For chair-ity event, artists design by the seat of their pants


September 13, 1991|By Mary Corey

When 100 local artists get their hands on some old-fashioned folding models and turn them into objets d'art.

part of Maryland Art Place's Chair-ity Extravaganza tomorrow, painters, sculptors, architects and designers were given this design challenge: Take ordinary wooden chairs and make masterpieces.

The results are not to be taken sitting down.

Using their own supplies -- from rubber worms and rawhide to handcuffs and a waffle iron (for a piece aptly titled the Hot Seat) -- they have paid tribute to everyman's throne, creating works that are sculptural, whimsical, political and, in one case, plain obscene.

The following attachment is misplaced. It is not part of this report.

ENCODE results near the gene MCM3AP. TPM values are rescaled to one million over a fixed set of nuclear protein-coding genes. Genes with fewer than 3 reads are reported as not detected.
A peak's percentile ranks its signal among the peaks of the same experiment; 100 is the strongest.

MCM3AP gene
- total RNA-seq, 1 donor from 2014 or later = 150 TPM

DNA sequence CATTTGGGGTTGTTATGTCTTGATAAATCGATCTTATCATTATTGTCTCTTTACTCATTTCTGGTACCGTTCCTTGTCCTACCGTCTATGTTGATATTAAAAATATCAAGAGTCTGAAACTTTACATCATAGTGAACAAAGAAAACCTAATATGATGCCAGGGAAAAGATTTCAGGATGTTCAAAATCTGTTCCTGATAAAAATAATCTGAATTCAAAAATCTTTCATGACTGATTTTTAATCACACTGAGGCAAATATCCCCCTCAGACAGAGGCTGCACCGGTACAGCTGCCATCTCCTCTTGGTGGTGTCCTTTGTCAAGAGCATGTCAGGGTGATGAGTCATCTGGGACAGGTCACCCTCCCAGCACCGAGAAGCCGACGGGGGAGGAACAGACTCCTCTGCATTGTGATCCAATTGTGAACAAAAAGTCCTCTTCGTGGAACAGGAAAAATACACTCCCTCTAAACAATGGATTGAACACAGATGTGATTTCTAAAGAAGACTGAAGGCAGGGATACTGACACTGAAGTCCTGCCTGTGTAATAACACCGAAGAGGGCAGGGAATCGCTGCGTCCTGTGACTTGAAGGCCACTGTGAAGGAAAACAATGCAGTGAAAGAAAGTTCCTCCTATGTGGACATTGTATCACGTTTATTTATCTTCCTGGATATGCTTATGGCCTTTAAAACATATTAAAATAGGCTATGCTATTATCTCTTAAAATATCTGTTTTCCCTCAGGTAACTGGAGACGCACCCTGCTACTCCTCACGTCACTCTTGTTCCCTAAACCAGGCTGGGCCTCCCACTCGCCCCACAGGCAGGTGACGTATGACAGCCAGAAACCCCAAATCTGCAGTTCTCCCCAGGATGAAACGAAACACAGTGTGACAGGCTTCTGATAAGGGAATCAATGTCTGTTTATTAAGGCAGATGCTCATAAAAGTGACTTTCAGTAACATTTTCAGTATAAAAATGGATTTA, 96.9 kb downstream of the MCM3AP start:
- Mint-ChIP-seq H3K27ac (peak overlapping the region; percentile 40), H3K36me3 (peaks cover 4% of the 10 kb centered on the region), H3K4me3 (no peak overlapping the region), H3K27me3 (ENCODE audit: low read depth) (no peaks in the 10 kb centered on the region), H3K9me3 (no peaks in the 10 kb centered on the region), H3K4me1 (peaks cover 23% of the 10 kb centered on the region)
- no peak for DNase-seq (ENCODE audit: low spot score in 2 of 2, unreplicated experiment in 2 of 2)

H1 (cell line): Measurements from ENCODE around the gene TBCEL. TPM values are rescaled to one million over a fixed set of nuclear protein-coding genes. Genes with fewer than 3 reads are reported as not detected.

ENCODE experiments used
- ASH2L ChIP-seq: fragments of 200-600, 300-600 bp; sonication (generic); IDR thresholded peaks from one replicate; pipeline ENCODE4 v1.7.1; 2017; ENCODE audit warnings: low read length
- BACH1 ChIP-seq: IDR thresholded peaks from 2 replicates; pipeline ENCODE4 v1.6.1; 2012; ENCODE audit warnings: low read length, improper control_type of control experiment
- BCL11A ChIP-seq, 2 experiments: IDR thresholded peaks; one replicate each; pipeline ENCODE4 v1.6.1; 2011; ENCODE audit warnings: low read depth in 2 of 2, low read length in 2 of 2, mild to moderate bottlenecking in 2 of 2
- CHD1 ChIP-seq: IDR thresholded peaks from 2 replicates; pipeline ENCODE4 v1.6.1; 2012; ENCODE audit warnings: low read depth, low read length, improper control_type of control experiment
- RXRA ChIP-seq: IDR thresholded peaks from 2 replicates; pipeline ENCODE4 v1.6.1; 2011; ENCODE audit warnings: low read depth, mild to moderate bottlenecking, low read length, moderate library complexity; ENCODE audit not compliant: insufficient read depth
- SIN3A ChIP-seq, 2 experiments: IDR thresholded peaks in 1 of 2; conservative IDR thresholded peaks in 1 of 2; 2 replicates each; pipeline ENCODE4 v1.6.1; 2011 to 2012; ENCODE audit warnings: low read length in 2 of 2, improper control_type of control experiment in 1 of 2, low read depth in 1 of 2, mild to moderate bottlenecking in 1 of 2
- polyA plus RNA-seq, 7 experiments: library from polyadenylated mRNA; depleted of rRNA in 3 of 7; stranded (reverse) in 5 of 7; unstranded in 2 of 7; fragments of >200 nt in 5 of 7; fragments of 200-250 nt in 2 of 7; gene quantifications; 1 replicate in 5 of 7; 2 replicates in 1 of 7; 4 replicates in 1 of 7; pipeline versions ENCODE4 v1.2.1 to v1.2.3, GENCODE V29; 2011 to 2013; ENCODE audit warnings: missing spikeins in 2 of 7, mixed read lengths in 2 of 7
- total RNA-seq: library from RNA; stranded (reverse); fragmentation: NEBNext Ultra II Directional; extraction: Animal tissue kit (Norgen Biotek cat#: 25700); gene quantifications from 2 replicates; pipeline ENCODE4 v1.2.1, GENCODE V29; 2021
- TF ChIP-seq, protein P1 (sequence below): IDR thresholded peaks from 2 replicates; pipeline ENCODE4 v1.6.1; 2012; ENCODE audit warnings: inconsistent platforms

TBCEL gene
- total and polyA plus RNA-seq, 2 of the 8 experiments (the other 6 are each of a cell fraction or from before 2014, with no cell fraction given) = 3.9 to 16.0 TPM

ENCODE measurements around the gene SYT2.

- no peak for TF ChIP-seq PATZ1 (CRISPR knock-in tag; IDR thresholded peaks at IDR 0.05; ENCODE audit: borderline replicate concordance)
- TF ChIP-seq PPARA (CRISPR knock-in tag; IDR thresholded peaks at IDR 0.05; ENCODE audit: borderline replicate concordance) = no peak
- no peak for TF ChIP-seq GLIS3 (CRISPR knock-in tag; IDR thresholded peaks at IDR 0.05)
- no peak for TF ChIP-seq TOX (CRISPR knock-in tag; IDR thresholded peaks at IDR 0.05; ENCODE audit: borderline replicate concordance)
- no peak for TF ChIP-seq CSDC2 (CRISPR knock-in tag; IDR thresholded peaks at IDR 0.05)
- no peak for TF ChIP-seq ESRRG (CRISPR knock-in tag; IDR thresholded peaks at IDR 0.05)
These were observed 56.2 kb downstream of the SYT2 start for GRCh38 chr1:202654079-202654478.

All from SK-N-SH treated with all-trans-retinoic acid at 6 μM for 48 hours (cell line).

For artist Harry A. Evans Jr., who painted a Fells Point cityscape on his chair, working in this medium was a new experience. He said he had never "put anything" on a chair before, except, of course, his derriere.

The chairs will be sold for $100 each during the benefit, which begins at 7 p.m. (Tickets range from $50 to $125.) Other highlights include performances in the 14Karat Cabaret nightclub -- dubbed the Chaise Lounge for the evening. Mistress of ceremonies Laure Drogoul is expected to get things rolling by chain sawing (you guessed it) a chair.

In addition, there will be an auction of contemporary Maryland art furniture and an exhibition tracing the evolution of the chair in Maryland. Interior designer Mario Buatta -- the so-called Prince of Chintz -- is the honorary, ahem, chair.

The exhibits will be on display through Sept. 28.

4( For more information, call 962-8565.


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